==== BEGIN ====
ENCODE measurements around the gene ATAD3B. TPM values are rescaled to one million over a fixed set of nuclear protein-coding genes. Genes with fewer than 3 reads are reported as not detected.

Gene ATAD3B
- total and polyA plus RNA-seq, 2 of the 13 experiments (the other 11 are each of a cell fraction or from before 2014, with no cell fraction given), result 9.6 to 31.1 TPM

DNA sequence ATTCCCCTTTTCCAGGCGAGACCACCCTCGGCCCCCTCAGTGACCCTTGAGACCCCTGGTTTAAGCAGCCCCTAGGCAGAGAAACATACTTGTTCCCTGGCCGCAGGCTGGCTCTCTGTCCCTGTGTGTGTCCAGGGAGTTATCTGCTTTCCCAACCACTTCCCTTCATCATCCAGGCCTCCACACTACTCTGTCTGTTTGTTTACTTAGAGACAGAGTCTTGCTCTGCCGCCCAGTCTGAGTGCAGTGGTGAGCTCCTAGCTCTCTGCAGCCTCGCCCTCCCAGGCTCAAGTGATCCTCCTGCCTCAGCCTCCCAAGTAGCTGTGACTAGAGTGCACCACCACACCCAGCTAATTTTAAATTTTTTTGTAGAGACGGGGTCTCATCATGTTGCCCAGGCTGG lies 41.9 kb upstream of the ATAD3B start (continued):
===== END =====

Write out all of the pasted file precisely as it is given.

ENCODE measurements around the gene ATAD3B. TPM values are rescaled to one million over a fixed set of nuclear protein-coding genes. Genes with fewer than 3 reads are reported as not detected.

Gene ATAD3B
- total and polyA plus RNA-seq, 2 of the 13 experiments (the other 11 are each of a cell fraction or from before 2014, with no cell fraction given), result 9.6 to 31.1 TPM

DNA sequence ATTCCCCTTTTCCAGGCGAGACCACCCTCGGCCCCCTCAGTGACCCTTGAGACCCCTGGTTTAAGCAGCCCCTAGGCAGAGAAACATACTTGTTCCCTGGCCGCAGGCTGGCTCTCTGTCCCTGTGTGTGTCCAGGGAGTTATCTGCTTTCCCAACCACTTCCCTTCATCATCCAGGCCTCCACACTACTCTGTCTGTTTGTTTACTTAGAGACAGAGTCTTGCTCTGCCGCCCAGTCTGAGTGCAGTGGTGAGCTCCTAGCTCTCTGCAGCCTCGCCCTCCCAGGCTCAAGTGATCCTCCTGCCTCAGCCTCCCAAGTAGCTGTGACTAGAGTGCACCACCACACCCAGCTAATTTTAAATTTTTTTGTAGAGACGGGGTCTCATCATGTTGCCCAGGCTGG lies 41.9 kb upstream of the ATAD3B start (continued):